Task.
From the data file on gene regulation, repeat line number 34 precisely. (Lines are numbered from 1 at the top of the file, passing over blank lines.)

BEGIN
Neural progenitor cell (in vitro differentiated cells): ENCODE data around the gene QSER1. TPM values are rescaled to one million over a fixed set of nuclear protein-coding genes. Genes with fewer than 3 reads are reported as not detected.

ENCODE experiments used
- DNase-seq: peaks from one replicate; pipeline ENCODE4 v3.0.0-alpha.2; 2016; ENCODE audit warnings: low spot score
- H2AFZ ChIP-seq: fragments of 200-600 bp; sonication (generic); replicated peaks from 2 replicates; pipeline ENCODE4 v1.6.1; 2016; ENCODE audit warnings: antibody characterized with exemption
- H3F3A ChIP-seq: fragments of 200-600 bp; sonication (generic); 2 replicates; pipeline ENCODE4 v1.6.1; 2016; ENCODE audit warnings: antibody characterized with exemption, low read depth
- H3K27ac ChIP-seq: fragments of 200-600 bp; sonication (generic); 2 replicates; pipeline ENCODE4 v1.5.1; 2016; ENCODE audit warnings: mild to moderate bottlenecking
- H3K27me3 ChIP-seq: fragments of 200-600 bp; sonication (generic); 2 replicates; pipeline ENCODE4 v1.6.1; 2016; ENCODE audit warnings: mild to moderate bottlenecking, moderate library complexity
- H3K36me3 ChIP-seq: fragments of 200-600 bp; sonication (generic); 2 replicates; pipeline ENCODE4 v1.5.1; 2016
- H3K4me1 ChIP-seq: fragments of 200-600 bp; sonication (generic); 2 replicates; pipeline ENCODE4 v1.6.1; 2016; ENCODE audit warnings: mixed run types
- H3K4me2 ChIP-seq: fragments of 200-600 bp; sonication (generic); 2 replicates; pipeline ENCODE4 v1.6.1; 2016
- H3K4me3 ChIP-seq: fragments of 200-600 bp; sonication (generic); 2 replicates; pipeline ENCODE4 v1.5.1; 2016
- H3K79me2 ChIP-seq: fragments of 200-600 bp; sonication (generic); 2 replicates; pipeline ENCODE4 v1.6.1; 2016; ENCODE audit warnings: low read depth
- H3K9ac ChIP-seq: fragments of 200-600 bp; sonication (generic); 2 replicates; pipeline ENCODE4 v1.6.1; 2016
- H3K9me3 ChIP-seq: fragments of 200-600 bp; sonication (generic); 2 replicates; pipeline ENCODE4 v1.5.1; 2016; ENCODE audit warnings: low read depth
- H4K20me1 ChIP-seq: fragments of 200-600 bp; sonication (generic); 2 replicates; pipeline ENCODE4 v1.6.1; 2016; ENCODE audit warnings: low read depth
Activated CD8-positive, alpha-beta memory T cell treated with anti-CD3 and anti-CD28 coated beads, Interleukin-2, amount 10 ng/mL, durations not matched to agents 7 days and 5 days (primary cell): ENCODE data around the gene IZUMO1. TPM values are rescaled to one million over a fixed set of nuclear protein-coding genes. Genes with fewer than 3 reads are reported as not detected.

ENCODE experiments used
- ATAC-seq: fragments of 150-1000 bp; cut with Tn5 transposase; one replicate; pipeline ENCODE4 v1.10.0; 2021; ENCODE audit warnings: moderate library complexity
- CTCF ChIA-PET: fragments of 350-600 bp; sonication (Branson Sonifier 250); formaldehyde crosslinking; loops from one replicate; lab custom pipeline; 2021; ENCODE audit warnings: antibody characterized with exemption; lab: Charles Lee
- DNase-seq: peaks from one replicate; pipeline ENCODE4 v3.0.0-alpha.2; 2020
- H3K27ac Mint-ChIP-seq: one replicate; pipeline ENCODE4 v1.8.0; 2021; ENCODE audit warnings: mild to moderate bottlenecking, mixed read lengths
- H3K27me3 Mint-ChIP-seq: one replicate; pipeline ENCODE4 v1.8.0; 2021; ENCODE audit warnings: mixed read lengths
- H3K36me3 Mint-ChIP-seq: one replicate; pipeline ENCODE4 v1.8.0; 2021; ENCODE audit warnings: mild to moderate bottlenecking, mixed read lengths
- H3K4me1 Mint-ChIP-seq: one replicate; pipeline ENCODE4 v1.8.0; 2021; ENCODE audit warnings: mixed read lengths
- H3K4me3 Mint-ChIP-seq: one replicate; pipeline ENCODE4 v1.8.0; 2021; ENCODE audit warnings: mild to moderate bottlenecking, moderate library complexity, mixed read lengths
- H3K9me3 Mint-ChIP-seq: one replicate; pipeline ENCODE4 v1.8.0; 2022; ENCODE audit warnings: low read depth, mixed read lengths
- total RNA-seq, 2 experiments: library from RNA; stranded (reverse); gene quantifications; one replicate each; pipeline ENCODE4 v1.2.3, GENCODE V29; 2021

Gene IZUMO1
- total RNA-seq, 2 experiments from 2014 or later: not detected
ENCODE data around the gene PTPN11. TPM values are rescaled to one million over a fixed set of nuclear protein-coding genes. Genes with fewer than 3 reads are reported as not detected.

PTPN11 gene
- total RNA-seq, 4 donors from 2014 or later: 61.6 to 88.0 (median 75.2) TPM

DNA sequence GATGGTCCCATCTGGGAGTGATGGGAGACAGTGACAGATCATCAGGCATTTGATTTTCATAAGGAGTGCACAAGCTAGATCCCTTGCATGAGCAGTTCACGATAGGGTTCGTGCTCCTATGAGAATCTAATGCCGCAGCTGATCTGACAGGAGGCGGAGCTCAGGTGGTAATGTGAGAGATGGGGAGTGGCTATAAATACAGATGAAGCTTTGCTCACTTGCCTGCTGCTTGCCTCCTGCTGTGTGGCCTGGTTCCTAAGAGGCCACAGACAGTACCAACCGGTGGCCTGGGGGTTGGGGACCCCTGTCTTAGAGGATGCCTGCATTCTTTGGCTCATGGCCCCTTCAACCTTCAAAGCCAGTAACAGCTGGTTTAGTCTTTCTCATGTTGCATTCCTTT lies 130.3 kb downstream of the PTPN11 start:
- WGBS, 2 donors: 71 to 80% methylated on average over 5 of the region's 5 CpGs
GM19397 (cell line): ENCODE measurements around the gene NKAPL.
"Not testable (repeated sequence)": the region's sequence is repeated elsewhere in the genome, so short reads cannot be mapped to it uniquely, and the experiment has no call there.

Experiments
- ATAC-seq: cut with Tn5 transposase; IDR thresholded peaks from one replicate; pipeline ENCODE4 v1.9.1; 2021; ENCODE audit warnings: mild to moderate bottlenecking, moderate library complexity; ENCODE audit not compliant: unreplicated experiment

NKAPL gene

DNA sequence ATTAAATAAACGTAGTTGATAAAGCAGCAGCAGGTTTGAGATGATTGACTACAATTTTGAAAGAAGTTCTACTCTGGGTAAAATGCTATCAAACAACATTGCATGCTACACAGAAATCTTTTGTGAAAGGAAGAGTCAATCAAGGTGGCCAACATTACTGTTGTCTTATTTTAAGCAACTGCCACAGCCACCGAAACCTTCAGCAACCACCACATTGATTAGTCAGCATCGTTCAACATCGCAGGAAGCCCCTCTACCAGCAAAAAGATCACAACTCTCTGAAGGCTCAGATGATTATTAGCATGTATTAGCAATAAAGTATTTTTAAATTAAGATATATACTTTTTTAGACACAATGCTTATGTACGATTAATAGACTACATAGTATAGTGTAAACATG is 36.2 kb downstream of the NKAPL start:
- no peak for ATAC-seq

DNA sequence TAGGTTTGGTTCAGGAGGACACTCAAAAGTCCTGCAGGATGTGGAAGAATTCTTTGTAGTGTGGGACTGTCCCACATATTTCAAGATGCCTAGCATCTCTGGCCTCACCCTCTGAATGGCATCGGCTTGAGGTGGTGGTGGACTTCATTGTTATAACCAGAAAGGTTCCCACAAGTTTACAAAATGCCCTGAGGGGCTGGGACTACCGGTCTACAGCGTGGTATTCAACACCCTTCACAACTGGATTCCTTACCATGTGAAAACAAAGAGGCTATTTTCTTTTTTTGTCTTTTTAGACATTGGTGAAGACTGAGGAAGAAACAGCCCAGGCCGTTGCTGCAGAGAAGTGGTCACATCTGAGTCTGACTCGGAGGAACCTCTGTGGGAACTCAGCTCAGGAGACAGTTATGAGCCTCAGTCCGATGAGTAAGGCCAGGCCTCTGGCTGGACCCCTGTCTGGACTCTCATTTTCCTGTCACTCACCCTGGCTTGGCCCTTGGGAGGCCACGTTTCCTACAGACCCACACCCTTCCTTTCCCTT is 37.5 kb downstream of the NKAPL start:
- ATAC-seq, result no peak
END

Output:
- WGBS, 2 donors: 71 to 80% methylated on average over 5 of the region's 5 CpGs